Dr. Susmit Kumar, Ph.D.

Development, without the aim of “Trade Balance” and “Self-sufficiency of Essential Mass Consumer Items” (to insulate its economy from factors, beyond its control) has no meaning. Time and again the history of global economy has shown that a FOREX (FOReign EXchange) crisis can bring down a country’s entire economy, within few months, for years to come. Unless the Indian economy achieves “Trade Balance” and “Self-sufficiency of Essential Mass Consumer Items,” it will be always vulnerable to collapse due to factors beyond its control. Niti Aayog needs to modify all their three recently approved key documents for the country - 5-year vision, 7-year strategy and 3-year action plan - and have these two as their top priorities/objectives.

In recent years, India has been boasting about its economic growth rate, projecting it to be the highest in the world, surpassing that of China. All over the world economists are predicting that India’s growth rate would now surpass that of China, resulting in India’s GDP to be the second largest in the world by 2040, behind China and surpassing the US. Indians use this data as a ticket to super-power status. But there is a fundamental difference between the growth rates of India and China. Behind India’s phenomenal growth rate, the country has trade deficit year on year for more than two decades whereas China has trade surplus in the same period. As explained in my two articles Is "Make In India" Theme Helping Indian Economy? - Part I and Is "Make In India" Theme Helping Indian Economy? – Part II, the Niti Aayog and also the “Make-in-India” policy of the Modi government have no significant positive bearing on India’s trade deficit. As history has shown us, the Indian economy has the potential to collapse if subjected to an economic crisis whereas the Chinese economy can withstand it. In the recent three years, our trade deficit with China has been increasing year after year like the US trade deficit with China.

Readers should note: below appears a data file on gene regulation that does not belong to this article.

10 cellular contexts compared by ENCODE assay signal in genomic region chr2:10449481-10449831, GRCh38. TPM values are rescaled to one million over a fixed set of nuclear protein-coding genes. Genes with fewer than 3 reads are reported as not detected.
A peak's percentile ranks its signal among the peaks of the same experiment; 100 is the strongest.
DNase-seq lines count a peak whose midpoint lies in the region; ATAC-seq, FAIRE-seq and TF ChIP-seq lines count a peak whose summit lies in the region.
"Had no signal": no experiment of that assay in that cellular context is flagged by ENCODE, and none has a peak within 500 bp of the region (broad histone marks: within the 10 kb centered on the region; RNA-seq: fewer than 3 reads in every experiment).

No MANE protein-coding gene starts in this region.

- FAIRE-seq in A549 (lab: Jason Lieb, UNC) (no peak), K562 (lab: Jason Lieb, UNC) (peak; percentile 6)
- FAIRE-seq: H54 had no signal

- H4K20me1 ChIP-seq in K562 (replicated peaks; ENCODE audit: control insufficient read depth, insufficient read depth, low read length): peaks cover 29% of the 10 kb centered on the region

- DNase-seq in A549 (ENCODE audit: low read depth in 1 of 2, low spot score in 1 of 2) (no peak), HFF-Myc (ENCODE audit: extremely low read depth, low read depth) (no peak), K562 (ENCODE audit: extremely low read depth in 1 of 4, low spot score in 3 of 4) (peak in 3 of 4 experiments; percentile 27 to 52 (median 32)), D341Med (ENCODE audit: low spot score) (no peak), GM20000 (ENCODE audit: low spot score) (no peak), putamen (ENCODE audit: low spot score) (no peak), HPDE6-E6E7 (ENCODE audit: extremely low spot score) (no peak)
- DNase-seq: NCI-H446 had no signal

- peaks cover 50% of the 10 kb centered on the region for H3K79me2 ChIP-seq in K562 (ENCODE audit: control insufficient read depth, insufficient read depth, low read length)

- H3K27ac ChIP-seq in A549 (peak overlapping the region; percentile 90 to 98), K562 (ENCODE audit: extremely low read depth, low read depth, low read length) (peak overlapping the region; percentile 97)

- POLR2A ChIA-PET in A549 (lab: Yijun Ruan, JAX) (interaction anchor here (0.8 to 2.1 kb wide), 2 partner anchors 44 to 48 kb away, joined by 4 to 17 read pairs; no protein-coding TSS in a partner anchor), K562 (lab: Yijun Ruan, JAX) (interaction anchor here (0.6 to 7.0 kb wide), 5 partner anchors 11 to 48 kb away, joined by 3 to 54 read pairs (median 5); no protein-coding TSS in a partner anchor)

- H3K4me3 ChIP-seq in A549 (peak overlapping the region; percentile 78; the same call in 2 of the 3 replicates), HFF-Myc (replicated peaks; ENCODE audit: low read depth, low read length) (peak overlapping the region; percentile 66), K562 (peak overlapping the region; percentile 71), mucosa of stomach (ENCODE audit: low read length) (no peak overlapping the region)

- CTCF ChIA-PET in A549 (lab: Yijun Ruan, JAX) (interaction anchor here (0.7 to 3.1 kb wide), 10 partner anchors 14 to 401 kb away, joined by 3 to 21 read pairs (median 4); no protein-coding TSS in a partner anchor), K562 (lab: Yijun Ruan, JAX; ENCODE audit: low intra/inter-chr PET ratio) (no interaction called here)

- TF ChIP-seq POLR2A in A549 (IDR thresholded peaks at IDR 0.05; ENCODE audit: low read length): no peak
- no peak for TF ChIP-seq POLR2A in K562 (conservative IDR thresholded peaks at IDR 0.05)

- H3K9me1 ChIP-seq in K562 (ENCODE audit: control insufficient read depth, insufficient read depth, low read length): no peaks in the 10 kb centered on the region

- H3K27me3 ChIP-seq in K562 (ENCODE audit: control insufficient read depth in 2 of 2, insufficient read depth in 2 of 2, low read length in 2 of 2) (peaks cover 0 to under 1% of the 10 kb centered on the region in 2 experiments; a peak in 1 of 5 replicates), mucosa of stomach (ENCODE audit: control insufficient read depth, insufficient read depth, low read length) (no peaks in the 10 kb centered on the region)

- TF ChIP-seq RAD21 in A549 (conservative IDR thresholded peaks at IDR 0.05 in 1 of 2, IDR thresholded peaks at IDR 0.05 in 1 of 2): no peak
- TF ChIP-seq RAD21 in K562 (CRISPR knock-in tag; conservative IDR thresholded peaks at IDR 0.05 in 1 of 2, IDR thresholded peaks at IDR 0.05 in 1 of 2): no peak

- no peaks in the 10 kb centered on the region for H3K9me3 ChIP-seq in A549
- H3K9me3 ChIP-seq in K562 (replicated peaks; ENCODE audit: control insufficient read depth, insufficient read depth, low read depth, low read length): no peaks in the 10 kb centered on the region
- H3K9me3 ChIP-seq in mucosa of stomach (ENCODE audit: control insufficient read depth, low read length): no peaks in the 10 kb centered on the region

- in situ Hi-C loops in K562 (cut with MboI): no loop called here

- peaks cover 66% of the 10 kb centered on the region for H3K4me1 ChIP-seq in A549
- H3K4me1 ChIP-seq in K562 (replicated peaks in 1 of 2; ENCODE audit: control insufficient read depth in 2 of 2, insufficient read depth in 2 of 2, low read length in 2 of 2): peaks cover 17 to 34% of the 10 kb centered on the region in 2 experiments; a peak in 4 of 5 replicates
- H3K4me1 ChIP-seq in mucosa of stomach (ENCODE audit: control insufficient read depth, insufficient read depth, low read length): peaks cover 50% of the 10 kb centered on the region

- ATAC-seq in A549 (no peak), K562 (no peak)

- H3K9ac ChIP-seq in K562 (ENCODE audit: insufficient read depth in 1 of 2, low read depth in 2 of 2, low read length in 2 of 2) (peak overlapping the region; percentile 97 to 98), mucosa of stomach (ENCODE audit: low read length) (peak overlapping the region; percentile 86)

After the sharp devaluation of the Indian rupee and double digit inflation during 2011-13 due to the high crude oil price, some economists even started to write the obituary of the Indian economy (read: "None of the experts saw India's debt bubble coming. Sound familiar?", The Guardian, UK, August 26, 2013; ‘Fragile Five’ Is the Latest Club of Emerging Nations in Turmoil, New York Times, January 28, 2014). Due to the record trade deficit during 2011-13, the exchange rate of India’s rupee (vis-à-vis the US dollar) tumbled from 44.17 in April 2011 to 62.92 in September 2013. One point worth noting is that Russia and China were not included in the new club of “Fragile Five”. Both Russia and China have been running trade surpluses since the early 2000s. Had high crude oil price persisted for a couple of more years, it was certain that India would have had to go to the IMF to take loan, which would have destroyed the Indian economy for next decade or longer, due to the IMF’s bitter medicine of getting rid of subsidies to balance the budget, significant increase in the interest rate, and selling the crown public sectors to Wall Street bankers at throwaway prices.

Nearly all the major financial crises in the developing countries started due to a FOREX crisis in the respective country:

  1. 1991 Soviet Union Collapse (even the CIA had not predicted the Soviet Union’s collapse) (read: my article Communism Collapsed Due to Collapse in Oil Price in Late 1980’s and German Banks – Not Due to Reagan). Because of lack of hard currency Russia's shelves were empty of bread before its collapse in 1991. In 1984-85, the USSR imported 55.5 million tonnes of both wheat and coarse grain, a record for a single country to take in one year. Beginning with the 1972-73 crop season, the Soviet Union imported more wheat than any nation had ever done. It is an irony that today Russia is the number one exporter of wheat in the world.